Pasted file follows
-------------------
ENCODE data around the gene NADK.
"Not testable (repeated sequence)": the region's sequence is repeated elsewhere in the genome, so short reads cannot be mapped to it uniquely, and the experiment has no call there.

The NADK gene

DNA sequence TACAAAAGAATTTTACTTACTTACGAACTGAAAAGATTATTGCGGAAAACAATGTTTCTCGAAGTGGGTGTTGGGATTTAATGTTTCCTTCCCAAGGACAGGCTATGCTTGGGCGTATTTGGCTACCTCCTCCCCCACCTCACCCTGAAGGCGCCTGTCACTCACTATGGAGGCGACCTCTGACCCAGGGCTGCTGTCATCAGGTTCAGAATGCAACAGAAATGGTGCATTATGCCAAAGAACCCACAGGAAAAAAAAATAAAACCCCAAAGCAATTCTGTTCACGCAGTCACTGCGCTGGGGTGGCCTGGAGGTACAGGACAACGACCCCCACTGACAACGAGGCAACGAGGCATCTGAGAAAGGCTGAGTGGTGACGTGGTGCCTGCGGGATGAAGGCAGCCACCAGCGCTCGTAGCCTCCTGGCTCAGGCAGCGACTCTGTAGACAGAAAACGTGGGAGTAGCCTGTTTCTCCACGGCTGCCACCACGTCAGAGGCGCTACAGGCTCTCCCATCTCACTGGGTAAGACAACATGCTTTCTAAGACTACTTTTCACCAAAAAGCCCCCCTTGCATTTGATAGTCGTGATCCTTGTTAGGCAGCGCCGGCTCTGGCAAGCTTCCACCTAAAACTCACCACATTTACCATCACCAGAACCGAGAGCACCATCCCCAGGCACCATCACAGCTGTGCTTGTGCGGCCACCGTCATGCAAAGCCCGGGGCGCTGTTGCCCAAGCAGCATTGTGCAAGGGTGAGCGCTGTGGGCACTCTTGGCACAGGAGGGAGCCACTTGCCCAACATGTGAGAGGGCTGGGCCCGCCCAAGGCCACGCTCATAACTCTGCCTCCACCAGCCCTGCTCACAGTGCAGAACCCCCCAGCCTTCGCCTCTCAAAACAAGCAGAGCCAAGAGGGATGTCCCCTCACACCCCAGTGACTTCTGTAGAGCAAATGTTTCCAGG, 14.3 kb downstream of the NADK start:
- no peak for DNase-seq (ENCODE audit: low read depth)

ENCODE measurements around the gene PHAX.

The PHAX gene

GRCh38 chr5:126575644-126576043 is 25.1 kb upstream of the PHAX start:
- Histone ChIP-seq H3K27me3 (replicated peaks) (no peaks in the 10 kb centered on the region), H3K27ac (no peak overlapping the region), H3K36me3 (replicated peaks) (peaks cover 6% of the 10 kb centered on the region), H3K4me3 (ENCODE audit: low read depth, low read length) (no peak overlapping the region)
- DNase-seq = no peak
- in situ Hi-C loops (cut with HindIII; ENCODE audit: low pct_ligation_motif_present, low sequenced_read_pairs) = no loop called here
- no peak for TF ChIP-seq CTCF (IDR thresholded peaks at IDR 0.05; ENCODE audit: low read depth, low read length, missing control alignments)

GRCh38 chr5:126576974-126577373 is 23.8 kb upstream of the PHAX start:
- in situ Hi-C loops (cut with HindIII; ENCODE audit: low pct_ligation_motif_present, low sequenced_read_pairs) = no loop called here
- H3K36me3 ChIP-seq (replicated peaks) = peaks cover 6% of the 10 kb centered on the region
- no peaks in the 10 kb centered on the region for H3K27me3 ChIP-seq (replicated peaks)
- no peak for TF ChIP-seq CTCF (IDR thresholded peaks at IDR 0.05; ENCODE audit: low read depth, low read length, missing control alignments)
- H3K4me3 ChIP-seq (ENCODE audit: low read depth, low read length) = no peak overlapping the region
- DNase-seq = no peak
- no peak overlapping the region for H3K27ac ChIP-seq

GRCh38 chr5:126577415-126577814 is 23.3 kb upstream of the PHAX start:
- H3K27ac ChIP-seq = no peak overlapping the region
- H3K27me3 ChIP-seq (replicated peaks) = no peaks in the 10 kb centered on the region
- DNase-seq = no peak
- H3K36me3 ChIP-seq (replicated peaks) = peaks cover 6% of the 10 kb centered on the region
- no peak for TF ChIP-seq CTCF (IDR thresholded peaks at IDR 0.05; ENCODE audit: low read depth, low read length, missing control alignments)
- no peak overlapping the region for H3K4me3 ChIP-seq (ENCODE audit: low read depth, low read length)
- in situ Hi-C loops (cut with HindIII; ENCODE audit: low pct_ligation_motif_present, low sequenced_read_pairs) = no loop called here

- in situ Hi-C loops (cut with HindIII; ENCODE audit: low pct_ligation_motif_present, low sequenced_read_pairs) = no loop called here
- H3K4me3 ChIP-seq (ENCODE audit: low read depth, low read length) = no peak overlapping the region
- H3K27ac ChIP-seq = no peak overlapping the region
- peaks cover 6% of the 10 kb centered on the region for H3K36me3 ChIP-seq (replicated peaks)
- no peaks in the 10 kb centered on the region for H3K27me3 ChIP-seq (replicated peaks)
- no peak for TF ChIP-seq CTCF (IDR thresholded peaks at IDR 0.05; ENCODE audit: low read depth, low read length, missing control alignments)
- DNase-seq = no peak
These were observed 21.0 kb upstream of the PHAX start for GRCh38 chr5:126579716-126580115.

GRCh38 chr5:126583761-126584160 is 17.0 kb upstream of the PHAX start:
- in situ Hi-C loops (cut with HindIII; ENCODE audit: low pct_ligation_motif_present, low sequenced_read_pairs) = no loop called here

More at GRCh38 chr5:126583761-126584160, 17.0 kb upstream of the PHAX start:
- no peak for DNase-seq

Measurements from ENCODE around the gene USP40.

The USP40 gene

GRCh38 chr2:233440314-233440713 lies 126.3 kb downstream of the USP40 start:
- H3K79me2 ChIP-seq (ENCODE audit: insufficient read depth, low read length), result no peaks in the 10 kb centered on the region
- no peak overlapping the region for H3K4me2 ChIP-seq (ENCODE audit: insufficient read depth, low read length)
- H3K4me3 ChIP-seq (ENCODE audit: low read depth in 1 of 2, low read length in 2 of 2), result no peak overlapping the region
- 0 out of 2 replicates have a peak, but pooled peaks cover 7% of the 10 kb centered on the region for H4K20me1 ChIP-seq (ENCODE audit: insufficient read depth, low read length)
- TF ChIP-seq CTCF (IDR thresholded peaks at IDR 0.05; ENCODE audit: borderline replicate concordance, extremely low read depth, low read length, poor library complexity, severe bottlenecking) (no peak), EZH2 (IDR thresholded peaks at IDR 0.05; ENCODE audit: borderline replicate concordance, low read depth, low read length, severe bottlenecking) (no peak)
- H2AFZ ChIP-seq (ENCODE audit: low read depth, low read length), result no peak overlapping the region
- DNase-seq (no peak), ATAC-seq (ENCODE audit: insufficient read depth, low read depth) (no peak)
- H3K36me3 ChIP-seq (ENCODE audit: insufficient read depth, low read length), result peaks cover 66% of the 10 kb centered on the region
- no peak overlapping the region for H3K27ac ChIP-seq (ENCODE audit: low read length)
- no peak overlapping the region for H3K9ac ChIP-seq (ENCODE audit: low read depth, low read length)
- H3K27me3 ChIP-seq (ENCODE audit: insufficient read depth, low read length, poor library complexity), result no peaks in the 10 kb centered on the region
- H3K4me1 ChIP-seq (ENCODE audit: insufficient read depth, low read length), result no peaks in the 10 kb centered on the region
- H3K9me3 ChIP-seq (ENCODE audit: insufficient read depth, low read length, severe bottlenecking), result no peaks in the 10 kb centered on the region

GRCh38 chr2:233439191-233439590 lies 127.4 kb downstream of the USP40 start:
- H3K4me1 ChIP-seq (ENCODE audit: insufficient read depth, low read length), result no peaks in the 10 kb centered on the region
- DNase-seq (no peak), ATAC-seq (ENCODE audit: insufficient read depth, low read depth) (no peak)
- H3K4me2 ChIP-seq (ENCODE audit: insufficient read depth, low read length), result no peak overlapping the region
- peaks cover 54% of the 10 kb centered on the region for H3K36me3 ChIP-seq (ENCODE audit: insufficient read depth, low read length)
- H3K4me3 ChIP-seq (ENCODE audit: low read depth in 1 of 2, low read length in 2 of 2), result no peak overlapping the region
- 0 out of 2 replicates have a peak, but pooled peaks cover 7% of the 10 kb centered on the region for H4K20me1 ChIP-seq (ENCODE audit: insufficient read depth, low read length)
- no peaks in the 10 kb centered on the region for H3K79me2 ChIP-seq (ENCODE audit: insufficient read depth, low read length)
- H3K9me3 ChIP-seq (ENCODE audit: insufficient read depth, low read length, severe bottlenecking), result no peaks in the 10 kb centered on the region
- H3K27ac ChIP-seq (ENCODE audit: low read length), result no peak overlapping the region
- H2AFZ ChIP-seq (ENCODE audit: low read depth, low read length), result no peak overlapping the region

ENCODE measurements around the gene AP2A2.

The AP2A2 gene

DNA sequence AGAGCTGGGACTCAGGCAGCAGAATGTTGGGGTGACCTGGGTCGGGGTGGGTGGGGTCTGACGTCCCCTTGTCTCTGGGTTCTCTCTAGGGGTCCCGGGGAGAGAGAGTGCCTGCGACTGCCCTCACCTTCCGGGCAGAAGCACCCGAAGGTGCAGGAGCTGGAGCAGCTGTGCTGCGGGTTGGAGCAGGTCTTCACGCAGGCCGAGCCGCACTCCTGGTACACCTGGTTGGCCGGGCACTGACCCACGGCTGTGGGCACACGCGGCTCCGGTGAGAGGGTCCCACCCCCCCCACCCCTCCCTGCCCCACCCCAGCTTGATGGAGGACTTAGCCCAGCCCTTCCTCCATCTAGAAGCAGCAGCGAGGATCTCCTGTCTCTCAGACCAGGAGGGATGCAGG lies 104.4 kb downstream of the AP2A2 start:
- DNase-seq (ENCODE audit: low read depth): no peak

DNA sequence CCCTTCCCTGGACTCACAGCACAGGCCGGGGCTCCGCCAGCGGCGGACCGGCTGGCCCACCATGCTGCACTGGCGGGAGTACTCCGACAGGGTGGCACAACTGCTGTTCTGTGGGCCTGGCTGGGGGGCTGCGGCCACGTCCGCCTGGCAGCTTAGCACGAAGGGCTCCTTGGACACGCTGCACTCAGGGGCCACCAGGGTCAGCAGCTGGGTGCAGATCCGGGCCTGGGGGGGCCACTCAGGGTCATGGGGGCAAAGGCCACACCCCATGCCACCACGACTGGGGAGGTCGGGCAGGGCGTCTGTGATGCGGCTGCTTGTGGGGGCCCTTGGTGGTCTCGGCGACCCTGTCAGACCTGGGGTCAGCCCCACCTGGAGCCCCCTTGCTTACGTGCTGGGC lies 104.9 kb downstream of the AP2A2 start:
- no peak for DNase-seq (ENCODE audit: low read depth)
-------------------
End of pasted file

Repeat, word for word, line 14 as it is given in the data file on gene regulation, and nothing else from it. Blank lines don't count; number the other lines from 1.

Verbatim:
- in situ Hi-C loops (cut with HindIII; ENCODE audit: low pct_ligation_motif_present, low sequenced_read_pairs) = no loop called here